My mass is always the same, no matter where I am or what I am doing. My weight, however, depends on other masses in my environment. You have said that the asteroid is much smaller than Earth, but you haven't said a thing about its mass, which is roughly just as important as its size. Most likely, I weigh much less there than I do on Earth, but I can't guarantee that. If the asteroid has enough mass packed into that slender body, I could easily wind up weighing more there than on Earth.

average of 40 tons per day of extraterrestrial material falls to the Earth

Earth gravity powers anything that falls, doing work on it equal to its weight multiplied by the distance it falls, and giving it that much kinetic energy.

Millions if not billions of years ago asteroids helped create the planets that are in our solar system today. The Earth probably could handle larger moons however our moon was a single large asteroid that struck the Earth. The Earth then took the asteroid as its satellite.

The asteroid belt as a whole is spread over a huge space, much bigger than the earth, yet its mass is only around 3.0×1021 to 3.6×1021 kilograms, which is just 4% of the Moons mass. The biggest asteroid is a dwarf planet called Ceres, which is about 974km in diameter.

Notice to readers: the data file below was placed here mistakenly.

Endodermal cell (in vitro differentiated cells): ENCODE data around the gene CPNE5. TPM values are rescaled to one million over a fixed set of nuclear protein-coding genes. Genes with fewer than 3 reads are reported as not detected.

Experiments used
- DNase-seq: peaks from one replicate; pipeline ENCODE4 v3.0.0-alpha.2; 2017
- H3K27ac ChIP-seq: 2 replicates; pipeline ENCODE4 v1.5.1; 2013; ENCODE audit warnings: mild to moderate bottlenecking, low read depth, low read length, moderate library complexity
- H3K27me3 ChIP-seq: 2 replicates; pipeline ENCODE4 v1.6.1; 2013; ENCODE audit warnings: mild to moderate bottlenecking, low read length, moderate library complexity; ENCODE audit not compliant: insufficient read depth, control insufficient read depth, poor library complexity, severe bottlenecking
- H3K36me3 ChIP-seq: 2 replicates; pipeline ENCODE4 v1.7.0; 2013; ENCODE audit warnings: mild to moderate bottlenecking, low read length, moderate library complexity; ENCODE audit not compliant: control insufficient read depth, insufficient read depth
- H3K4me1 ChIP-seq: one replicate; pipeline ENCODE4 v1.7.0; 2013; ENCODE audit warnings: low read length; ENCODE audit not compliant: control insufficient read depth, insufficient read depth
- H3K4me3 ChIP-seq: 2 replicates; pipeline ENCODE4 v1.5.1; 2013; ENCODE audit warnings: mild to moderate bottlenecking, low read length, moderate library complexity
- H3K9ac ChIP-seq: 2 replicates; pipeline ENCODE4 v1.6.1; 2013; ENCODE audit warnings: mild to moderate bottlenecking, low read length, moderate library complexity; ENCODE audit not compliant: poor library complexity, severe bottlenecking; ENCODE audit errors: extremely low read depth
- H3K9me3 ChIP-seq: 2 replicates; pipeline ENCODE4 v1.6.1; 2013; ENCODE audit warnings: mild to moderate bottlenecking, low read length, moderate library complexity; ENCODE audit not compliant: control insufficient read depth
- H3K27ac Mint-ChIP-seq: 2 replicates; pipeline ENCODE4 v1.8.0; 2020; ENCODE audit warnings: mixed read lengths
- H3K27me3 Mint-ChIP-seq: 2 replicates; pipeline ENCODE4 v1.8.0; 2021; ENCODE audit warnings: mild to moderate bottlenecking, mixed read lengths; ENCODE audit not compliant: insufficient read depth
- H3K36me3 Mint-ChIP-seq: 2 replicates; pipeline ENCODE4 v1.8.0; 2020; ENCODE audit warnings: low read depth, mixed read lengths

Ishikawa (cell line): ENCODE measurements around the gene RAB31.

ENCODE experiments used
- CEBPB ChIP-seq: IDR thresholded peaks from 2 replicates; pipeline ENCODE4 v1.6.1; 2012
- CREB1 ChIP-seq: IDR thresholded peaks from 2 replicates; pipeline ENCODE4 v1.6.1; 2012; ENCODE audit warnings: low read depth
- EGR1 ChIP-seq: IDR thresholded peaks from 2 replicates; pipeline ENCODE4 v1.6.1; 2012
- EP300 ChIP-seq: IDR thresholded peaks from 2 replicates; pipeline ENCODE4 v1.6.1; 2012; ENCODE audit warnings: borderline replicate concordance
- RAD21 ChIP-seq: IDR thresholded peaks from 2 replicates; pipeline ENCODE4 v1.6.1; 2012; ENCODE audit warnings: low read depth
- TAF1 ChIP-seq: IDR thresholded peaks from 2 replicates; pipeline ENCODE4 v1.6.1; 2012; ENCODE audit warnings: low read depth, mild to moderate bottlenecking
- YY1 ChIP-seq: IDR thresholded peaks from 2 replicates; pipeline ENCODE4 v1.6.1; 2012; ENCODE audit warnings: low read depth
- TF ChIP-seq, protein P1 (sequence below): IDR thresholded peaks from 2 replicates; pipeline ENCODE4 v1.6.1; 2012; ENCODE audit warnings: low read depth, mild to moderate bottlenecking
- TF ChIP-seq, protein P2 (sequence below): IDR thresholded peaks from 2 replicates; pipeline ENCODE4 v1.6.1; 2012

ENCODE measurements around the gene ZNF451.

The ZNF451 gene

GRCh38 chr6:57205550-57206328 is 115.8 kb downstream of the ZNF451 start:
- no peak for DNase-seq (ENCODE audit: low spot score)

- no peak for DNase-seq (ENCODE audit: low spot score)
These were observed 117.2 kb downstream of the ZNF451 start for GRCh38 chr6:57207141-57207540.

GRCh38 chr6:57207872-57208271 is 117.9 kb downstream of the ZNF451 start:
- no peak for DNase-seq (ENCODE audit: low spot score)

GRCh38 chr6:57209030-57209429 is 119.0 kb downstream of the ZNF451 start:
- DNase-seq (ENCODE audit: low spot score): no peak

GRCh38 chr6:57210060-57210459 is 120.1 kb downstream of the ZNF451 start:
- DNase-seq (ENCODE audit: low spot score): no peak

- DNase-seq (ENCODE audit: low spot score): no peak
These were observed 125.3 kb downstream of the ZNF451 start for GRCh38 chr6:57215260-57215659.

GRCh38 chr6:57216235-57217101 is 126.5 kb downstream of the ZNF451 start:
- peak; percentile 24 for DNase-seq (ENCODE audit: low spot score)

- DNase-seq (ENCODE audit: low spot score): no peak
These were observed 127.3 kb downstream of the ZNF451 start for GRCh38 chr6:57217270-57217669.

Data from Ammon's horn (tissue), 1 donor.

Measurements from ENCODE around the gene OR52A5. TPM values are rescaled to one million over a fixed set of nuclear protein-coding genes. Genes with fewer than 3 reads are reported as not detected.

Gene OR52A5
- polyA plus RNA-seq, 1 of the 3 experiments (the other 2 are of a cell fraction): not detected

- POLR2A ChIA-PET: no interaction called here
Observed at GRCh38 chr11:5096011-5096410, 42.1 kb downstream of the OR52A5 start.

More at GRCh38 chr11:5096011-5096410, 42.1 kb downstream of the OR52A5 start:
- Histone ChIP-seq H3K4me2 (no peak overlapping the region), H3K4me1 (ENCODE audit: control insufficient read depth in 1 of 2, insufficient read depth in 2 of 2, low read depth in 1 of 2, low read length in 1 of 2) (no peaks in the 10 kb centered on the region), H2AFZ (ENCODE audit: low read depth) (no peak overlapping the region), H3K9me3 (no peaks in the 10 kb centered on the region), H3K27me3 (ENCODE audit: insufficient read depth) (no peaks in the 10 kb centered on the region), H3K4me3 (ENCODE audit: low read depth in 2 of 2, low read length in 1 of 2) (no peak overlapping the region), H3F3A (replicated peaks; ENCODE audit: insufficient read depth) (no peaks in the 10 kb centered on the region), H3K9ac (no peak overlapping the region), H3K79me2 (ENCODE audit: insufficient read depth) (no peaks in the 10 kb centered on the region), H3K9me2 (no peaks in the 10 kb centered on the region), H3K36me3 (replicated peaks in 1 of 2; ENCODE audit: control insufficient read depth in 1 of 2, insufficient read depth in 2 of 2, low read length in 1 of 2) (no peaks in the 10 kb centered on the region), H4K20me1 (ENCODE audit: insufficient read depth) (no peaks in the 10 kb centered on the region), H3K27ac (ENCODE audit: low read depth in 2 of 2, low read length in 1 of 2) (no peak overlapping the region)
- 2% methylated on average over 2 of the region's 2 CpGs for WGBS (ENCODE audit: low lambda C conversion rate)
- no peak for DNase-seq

There are multiple theories for the material in the asteroid belt. First, note that the entire mass of the asteroid belt objects is a few percent of Earth's mass -- what is there today would not form much of a planet. One fairly good theory is that a planet did have an irregular orbit with the highest part where the asteroid belt is today. However, the planet's highly elliptical orbit brought it across the orbits of Mars and Earth. It collided with Earth, leaving much of its mass in the Earth but also spewing out material that eventually formed our Moon. A small portion of the material survives in the asteroid belt and as the small moons of Mars.

The estimated amount of cosmic dust and meteorites that falls on Earth varies everyday. The estimated range however is from 5 to 300 metric tons.

No. Uranus is much larger than any asteroid.